The performances are stellar, all the moreso since they have to overcome what we do know of the current set of royals, and present us their parents and grandparents.  For those of us who only know the Queen Mother as the short, plump presence next to the Queen in the Royal Box, Carter shows us an early middle-aged woman, still young enough to be vivacious, but with some of the steel that she would show later on. Ironic then, that after we know what she thought of Edward, we see her with her children, Elizabeth and Margaret, not knowing that for her family, the worst is yet to come, and that she’ll live to see it.

None of us will every have George’s responsibility, but Firth’s portrayal allows us to identify with the head of the British Empire in his struggle to connect with people like ourselves.  Yet it’s in no small measure Logue’s insistence on friendship rather than submission, that allows us to see the Prince, and then the King, as a human being rather than a human flag.  Rush brings a dignity and a humanity to the role of an everyman who knows his place, but refuses to be intimidated by royalty.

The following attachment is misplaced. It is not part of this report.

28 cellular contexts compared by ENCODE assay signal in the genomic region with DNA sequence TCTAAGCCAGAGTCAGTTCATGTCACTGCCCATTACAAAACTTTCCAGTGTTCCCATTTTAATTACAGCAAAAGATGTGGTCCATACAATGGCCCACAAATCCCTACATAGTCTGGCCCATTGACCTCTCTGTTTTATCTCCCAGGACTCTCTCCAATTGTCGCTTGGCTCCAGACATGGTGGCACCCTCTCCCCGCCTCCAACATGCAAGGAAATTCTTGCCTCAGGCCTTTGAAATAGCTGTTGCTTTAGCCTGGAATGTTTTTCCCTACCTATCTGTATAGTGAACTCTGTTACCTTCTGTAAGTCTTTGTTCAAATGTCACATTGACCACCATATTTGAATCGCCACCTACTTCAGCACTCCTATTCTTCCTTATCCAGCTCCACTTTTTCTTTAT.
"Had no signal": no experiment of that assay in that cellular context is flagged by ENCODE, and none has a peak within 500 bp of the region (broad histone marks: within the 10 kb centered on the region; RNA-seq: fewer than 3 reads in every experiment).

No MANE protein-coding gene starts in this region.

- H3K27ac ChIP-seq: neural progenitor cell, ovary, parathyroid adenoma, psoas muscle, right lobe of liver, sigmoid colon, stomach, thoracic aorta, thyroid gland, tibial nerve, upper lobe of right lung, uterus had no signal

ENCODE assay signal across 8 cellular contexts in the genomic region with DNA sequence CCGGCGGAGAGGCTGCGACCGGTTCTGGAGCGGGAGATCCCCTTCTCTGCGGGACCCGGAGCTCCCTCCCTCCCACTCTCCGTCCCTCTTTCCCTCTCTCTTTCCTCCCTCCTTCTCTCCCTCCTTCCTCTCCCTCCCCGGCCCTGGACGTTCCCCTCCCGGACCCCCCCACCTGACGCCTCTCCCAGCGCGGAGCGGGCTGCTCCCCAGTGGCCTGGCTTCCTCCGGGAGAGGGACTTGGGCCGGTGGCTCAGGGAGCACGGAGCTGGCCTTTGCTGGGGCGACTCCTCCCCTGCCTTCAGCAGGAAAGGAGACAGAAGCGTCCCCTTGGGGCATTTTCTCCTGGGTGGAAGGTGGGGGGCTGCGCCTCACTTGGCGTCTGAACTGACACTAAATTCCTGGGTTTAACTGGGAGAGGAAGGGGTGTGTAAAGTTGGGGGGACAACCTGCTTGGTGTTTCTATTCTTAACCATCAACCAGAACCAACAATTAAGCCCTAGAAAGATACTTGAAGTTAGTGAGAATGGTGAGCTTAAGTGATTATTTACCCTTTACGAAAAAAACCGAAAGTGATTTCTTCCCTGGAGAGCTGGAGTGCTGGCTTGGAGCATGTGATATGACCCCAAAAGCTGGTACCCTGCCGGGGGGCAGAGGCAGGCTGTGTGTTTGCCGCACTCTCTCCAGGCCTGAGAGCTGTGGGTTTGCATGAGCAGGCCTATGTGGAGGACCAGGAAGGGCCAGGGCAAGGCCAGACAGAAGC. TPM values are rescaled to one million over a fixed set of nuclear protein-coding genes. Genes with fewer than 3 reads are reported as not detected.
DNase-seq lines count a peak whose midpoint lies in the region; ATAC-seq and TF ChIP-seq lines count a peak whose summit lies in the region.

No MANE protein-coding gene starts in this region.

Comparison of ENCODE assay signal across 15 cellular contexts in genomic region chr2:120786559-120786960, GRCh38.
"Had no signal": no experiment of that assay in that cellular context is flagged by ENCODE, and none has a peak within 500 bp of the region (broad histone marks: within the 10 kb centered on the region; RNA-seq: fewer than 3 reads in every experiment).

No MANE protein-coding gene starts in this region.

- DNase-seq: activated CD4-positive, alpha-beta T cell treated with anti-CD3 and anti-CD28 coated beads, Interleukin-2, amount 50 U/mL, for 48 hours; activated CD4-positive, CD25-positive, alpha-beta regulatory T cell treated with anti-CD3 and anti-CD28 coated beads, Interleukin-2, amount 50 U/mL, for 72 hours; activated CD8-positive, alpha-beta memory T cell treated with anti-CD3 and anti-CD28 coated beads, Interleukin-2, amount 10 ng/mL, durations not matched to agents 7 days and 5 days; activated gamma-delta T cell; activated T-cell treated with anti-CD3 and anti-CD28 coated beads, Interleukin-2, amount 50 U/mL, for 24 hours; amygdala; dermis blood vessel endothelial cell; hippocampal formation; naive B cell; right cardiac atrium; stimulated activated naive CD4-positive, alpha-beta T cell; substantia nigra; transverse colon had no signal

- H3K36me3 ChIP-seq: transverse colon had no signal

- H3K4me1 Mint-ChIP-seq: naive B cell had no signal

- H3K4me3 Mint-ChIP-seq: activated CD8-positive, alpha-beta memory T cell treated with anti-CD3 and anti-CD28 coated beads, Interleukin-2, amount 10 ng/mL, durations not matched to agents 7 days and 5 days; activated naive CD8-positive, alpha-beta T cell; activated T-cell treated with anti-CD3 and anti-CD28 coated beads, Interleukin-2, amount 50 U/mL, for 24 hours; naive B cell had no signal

As historical pictures do, the film plays fast and loose with some of the surrounding facts.  In the movie, Elizabeth approaches Logue in the 30s; in fact, most of Logue’s work would be done by the time George took the throne.  While it explains the C.V.O., it leaves us with the impression that it’s a knighthood – in reference to some by-play earlier in the film – when in fact, CVO is short for “Commander of the Victorian Order,” where only recipients of the two higher ranks, Knight’s Cross and Grand Cross, are knights.  There’s a scene where a BBC official, having only just met the King, shakes hands with him, which I believe would be most unlikely.

But these are quibbles.  Logue was there with George, alone, as he makes his crucial September 3, 1939 speech upon Britain’s entering the war, and was there with him for his subsequent speeches, as well.  Listen to the record of the actual speech, and you’ll hear it in a wholly different way.